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Materials Research

Print version ISSN 1516-1439

Mat. Res. vol.15 no.6 São Carlos Nov./Dec. 2012 Epub Oct 02, 2012

http://dx.doi.org/10.1590/S1516-14392012005000126 

Influence of organobentonite structure on toluene adsorption from water solution

 

 

Nuria Vidal*; Cristina Volzone*

Centro de Tecnología de Recursos Minerales y Cerámica – CETMIC, CICPBA-CCT CONICET La Plata. C.C. 49, Cno. Centenario y 506, 1897, M.B. Gonnet, Buenos Aires, Argentina

 

 


ABSTRACT

Due to increase water pollution by organic compound derived from hydrocarbons such as toluene, several alternative technologies for remediation of polluted water have been originated. In this work natural bentonites were modified with cetyltrimethylammonium (CTMA+) for obtaining organophilic bentonites. The obtained CTMA-bentonites would be suitable for use as adsorbents of toluene present in water. The influence of structural characteristics of CTMA-bentonites on their adsorption capacity was studied. It was shown that adsorption of toluene depended on homogeneous interlayer space associated with arrangements of CTMA+ paraffin-monolayer and bilayer models, accompanied by a high degree ordering of the carbon chain of organic cation in both arrangements. However, packing density would not have an evident influence on the retention capacity of these materials. The solids obtained were characterized by chemical analysis, X-ray diffractions and infrared spectroscopy. Toluene adsorption was measured by UV–visible spectrophotometer. Adsorption capacity was studied by determining adsorption isotherms and adsorption coefficient calculation. The adsorption isotherms were straight-line indicating a partition phenomenon of toluene between the aqueous and organic phase present in organophilic bentonites.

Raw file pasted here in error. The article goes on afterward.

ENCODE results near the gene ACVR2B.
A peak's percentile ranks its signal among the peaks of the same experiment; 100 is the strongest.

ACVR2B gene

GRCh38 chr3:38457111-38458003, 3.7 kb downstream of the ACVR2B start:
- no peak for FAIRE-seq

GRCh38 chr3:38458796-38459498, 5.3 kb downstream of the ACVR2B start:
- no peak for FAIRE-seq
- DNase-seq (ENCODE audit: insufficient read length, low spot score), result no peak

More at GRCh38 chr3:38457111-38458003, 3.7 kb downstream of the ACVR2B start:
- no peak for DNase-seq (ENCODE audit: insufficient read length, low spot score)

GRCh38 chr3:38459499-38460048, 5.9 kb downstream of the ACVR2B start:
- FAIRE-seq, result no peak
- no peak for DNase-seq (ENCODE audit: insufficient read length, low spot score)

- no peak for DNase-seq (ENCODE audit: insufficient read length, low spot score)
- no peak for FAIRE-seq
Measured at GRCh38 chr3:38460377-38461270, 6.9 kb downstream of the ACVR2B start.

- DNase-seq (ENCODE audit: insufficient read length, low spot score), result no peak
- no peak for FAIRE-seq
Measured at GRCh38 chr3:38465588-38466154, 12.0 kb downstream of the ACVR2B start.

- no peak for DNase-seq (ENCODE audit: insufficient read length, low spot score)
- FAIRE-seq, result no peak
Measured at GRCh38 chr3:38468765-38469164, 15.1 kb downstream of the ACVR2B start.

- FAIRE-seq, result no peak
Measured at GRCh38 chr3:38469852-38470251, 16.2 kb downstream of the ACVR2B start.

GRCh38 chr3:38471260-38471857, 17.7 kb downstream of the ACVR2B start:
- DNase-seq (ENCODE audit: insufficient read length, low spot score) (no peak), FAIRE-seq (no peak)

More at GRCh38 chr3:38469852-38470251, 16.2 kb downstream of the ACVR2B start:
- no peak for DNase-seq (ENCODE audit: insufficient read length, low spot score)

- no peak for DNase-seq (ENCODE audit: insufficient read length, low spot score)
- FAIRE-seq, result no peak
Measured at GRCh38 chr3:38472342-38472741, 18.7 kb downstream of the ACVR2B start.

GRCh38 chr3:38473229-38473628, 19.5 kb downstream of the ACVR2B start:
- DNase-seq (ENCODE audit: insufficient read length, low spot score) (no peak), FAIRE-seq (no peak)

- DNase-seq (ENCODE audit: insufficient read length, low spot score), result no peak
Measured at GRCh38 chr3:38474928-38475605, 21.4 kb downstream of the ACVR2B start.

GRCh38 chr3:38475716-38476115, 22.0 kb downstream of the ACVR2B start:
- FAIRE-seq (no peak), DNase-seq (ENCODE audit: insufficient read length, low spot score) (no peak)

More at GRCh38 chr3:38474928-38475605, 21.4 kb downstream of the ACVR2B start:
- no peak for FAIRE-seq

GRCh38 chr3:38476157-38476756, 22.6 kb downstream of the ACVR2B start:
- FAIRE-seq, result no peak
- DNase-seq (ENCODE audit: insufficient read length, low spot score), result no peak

Keywords: bentonites, CTMA-bentonites, toluene, adsorption


 

 

1. Introduction